Autoantibodies

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Ellie27
Regular Member


Date Joined Oct 2008
Total Posts : 119
   Posted 12/2/2009 9:30 PM (GMT -7)   
I have been searching the good 'ol world wide web, but cannot seem to find the answer that I'm looking for. I'm wondering if once a person has tested positive for a specific auto-antibody will it ever leave? Or are you permanently going to be producing it in your body? Or is is one of those things that goes into "sleep mode" if the you're on immobilizes it and then if it loses control over it (flare), it'll come back to...for example, if you have tested positive for the Anti-ssa you're always effected by photosensivity, just to varying degrees as the autoantibody is produced in greater or less quantity...can anyone shed any more light on this area for me?

-Ellie
It is God that gives me the strength to carry on in the valleys of life and the wings to fly to the mountain tops
<FONT color=#008000>Dx: Diagnosed with Epilepsy Jan 2005, SLE July 2007, since then, Raynauds, Alopetia Areta, Vasculitis, discoid lesions, Endemetriosis March 2008. Meds: Tegretol, Plaquenil, quite often Flurbiprofen and Rabeprezole, as well as various other supplements/vitamins.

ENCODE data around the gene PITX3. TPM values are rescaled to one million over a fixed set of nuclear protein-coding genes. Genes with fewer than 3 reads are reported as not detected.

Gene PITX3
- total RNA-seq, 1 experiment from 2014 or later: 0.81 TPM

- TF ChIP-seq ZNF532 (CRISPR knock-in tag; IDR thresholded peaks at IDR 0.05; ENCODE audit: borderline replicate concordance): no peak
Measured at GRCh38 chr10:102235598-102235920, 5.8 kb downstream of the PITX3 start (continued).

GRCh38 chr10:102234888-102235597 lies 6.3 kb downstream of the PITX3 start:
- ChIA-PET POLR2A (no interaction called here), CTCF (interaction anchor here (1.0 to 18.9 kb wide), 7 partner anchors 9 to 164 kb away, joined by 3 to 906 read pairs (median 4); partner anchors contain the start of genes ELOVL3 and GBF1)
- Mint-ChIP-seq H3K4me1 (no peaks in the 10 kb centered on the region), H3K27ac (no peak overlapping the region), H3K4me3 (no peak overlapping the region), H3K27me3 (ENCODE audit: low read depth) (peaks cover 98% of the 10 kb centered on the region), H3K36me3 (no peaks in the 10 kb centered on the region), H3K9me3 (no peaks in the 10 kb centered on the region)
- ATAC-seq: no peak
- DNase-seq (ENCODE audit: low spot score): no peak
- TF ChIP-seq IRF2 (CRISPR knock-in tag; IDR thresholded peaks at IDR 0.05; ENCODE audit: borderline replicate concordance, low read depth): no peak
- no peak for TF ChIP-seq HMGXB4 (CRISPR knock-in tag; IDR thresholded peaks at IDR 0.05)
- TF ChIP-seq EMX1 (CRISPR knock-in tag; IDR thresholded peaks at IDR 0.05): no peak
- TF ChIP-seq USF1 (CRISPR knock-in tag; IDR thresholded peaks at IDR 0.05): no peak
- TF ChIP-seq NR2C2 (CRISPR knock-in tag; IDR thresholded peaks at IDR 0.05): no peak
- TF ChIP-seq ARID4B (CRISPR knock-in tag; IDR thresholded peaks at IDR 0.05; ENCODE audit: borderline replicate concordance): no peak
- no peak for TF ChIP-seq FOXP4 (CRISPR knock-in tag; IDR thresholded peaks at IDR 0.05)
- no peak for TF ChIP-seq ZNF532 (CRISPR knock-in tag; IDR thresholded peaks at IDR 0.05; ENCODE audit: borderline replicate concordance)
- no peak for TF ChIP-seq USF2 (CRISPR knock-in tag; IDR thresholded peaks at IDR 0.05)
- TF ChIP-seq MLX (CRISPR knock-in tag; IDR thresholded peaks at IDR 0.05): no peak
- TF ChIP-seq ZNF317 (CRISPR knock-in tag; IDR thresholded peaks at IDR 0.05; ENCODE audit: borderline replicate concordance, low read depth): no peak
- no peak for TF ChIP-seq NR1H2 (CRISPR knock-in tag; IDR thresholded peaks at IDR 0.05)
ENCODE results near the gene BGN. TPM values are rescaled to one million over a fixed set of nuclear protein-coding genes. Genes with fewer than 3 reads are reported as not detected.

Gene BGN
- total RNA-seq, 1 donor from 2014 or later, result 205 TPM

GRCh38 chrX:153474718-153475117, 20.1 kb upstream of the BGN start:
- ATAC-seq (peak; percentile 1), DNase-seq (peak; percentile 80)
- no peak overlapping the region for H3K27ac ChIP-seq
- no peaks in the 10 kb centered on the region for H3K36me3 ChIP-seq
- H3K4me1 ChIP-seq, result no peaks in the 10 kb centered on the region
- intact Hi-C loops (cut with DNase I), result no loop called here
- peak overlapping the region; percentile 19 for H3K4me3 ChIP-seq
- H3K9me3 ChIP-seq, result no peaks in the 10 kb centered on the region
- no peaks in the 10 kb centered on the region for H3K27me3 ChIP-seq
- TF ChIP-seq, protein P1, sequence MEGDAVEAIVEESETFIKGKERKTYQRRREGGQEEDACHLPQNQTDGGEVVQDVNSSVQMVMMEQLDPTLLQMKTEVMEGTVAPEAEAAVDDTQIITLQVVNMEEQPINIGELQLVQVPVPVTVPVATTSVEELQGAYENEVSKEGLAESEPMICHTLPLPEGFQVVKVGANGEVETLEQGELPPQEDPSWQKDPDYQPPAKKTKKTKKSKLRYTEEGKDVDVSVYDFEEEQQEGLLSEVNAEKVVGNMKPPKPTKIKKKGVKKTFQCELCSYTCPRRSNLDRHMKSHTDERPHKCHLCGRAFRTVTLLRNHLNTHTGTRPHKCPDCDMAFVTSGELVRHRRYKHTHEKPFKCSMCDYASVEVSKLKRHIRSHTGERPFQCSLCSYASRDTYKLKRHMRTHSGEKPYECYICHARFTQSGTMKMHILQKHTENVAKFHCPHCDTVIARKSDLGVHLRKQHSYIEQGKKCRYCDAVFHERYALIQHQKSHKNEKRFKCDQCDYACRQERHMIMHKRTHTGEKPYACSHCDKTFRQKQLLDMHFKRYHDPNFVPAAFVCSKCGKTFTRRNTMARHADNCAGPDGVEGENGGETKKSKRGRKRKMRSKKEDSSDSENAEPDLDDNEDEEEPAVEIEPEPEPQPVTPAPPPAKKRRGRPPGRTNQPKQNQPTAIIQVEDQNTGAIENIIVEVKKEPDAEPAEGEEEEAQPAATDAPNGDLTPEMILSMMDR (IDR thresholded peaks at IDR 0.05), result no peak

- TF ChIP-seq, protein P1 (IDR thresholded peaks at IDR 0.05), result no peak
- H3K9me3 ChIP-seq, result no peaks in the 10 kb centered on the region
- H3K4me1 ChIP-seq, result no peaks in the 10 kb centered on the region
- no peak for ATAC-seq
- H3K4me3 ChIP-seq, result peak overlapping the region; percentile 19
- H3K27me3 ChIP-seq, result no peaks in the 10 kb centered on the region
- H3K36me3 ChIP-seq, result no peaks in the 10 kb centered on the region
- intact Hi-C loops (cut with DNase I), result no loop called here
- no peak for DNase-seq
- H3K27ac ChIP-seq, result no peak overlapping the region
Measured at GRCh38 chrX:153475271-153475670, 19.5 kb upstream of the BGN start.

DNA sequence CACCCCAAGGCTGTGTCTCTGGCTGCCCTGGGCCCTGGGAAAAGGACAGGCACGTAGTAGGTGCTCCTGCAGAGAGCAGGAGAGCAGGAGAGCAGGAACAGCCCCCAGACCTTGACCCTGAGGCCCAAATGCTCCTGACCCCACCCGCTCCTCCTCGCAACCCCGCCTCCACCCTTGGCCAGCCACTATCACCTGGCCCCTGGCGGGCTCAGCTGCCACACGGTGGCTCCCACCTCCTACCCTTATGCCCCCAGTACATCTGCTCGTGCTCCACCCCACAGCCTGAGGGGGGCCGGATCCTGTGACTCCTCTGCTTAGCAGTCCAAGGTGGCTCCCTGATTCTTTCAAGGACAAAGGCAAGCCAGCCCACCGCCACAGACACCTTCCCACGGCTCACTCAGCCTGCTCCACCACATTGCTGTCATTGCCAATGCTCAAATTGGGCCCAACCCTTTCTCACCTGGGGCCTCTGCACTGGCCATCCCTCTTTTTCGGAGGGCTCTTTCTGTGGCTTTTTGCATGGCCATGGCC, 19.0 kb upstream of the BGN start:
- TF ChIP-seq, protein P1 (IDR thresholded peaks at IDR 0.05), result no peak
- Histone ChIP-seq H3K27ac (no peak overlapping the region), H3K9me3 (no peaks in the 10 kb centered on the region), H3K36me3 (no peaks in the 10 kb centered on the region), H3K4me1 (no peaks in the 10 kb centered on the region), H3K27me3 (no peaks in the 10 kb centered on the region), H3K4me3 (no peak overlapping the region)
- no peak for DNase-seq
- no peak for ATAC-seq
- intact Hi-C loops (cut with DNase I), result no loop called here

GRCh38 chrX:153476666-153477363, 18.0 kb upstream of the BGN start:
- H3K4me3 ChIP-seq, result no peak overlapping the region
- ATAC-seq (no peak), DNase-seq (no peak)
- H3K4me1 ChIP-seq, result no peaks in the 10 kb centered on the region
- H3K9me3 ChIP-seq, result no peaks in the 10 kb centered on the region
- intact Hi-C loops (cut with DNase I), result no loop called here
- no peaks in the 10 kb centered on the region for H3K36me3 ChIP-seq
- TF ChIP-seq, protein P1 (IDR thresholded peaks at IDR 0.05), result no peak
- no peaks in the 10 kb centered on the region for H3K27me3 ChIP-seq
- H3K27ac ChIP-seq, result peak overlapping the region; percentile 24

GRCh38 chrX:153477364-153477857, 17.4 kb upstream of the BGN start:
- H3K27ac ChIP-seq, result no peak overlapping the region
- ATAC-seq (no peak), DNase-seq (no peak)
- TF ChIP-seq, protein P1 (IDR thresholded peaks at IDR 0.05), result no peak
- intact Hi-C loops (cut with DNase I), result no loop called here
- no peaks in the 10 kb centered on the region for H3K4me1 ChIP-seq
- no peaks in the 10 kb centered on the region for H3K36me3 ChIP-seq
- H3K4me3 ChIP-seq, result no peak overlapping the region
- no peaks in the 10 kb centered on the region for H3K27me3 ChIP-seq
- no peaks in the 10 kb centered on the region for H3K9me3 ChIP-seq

Lynnwood
Forum Moderator


Date Joined May 2005
Total Posts : 7022
   Posted 12/2/2009 9:38 PM (GMT -7)   
Not really sure on that one, but I do know that you can test ANA positive and then later test ANA 0. I'm waiting for someone with the answer!

Cheers,
Lynnwood, Lupus & Sjogren's Moderator
"Life is far too important to be taken seriously" - Oscar Wilde


nasalady
Veteran Member


Date Joined Sep 2009
Total Posts : 1176
   Posted 12/3/2009 11:51 AM (GMT -7)   
Hi Ellie,

My understanding is that AI diseases can go into remission, which means that your body would stop producing autoantibodies. But it's pretty complicated....for example, in celiac disease, the main autoantibodies (anti-tTG) are produced ONLY when someone with celiac ingests gluten; so if you're on a gluten free diet, you won't produce the autoantibodies. However, they've discovered that celiac apparently produces other types of autoantibodies which continue to attack bone (www.ncbi.nlm.nih.gov/pubmed/12462335) and brain cells (www.ncbi.nlm.nih.gov/pubmed/7496772) even when someone is on the gluten free diet.

So I think it depends on the particular AI disease and the particular autoantibody.

I've also read about research done on autoimmune thyroid diseases such as Hashimoto's and Graves disease which showed that a gluten free diet reduced the number of autoantibodies in the blood (but I don't know if they went away completely).

I don't know if this actually answers any of your questions....? :)